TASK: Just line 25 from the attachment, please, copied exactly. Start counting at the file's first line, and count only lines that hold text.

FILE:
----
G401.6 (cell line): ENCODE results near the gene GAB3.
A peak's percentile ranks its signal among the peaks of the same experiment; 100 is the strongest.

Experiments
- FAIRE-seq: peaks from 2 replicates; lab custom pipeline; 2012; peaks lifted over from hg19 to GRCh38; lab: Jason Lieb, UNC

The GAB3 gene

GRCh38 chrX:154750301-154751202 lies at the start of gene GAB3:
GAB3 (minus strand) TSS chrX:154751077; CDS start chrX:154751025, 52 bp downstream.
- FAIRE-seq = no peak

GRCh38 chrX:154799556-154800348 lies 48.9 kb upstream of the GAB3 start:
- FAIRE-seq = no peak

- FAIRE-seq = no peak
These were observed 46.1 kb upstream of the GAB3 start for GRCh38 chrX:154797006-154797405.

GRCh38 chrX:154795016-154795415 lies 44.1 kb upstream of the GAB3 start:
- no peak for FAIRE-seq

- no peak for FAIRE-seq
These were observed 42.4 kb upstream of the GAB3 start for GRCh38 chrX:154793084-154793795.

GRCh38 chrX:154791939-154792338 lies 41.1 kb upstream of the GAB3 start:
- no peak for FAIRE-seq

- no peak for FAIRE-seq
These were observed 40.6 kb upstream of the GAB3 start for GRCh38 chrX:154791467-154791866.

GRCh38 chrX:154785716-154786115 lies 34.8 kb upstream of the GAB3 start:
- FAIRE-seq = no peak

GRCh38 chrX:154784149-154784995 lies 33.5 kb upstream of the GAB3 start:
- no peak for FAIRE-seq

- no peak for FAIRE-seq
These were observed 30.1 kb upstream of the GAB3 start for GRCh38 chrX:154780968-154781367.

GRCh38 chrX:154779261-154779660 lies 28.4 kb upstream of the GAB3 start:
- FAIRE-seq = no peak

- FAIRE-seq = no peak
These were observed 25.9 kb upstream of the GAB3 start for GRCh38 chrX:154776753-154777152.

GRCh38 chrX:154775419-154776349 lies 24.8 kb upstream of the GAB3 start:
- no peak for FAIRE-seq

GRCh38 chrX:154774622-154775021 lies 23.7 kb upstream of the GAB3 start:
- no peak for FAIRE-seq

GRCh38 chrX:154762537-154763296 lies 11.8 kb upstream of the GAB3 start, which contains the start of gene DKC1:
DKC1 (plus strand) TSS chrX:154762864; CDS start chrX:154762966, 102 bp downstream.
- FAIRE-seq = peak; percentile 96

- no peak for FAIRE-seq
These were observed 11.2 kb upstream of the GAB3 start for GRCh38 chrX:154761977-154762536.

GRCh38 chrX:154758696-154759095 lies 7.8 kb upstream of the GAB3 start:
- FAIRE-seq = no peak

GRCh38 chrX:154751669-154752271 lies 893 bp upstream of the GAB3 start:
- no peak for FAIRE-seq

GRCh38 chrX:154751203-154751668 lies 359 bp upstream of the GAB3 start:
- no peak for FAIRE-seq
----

- no peak for FAIRE-seq